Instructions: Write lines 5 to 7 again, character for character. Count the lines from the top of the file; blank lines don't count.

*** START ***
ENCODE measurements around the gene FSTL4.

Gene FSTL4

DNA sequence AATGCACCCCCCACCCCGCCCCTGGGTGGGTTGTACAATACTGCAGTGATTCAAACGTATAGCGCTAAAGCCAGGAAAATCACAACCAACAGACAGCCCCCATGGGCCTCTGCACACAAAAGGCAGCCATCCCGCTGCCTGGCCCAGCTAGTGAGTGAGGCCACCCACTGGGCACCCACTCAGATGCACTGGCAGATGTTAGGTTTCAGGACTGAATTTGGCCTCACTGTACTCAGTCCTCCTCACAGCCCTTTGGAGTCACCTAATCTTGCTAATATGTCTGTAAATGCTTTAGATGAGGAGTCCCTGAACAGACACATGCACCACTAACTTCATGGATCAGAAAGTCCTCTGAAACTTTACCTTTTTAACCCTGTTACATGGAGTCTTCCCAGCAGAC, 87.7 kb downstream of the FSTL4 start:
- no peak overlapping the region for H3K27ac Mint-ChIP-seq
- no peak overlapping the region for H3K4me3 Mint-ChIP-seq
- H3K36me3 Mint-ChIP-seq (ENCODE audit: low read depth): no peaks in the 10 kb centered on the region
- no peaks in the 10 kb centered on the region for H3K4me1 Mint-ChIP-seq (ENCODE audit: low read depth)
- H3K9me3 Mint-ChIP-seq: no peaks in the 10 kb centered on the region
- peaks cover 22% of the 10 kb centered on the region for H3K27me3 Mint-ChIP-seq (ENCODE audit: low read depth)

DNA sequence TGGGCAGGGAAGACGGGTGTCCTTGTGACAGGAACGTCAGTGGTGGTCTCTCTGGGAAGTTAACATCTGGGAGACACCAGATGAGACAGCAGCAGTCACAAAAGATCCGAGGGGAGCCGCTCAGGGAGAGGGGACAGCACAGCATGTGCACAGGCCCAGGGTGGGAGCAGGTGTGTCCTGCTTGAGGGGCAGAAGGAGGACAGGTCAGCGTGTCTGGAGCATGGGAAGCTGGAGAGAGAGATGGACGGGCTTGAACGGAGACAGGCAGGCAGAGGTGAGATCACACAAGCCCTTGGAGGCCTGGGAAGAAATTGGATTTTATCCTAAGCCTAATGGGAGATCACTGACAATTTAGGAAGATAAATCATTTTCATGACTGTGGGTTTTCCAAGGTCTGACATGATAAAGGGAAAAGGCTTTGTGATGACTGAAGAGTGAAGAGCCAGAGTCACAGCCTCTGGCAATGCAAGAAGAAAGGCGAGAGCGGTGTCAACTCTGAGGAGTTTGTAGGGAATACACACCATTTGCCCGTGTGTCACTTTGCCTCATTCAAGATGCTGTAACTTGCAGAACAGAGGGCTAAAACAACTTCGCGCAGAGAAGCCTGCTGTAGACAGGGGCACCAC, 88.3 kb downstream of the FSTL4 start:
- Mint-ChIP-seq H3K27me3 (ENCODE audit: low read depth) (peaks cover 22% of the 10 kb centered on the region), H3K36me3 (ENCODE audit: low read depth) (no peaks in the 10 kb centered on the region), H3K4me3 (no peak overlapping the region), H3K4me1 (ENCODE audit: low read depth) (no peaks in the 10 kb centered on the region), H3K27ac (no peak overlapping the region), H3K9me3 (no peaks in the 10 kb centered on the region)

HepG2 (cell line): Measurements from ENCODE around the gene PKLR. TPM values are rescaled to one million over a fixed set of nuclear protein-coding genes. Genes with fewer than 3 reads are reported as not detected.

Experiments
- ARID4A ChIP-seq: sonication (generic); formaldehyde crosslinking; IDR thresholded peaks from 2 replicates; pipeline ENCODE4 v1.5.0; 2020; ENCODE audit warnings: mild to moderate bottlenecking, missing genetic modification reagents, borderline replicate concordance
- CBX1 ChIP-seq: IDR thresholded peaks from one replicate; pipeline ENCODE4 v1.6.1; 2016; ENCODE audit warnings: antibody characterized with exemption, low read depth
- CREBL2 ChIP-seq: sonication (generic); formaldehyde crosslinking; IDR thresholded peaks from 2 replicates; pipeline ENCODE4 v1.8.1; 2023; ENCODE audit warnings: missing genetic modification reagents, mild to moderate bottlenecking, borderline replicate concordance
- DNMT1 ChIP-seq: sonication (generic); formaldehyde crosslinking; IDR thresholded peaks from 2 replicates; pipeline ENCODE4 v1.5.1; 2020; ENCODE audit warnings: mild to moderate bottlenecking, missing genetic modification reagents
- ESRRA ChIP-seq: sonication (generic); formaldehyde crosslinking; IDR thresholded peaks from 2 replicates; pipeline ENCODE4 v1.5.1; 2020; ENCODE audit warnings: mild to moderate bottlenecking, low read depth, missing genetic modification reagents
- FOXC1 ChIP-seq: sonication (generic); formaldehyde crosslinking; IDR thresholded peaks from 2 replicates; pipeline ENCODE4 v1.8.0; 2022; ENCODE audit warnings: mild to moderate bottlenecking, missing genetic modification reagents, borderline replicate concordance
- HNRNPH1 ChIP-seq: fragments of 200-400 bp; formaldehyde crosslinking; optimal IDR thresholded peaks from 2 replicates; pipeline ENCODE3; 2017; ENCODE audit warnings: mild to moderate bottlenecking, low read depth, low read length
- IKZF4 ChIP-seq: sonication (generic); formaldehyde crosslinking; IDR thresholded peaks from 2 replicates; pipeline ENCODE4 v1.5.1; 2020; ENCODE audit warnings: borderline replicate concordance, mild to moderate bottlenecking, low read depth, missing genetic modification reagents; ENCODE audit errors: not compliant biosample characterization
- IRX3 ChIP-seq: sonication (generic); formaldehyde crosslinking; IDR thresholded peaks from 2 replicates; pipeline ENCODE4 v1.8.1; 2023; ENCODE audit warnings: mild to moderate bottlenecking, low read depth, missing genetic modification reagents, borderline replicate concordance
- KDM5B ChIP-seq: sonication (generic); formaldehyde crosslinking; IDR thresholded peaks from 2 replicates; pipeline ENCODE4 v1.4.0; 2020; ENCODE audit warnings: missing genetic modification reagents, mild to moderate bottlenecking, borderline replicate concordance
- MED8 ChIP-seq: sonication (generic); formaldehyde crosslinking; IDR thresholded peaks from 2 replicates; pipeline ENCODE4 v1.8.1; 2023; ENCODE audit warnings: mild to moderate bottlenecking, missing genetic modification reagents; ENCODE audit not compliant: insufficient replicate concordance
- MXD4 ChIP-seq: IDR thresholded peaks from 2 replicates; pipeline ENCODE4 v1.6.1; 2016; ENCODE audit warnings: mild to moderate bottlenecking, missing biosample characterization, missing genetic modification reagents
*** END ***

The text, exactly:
- no peak overlapping the region for H3K4me3 Mint-ChIP-seq
- H3K36me3 Mint-ChIP-seq (ENCODE audit: low read depth): no peaks in the 10 kb centered on the region
- no peaks in the 10 kb centered on the region for H3K4me1 Mint-ChIP-seq (ENCODE audit: low read depth)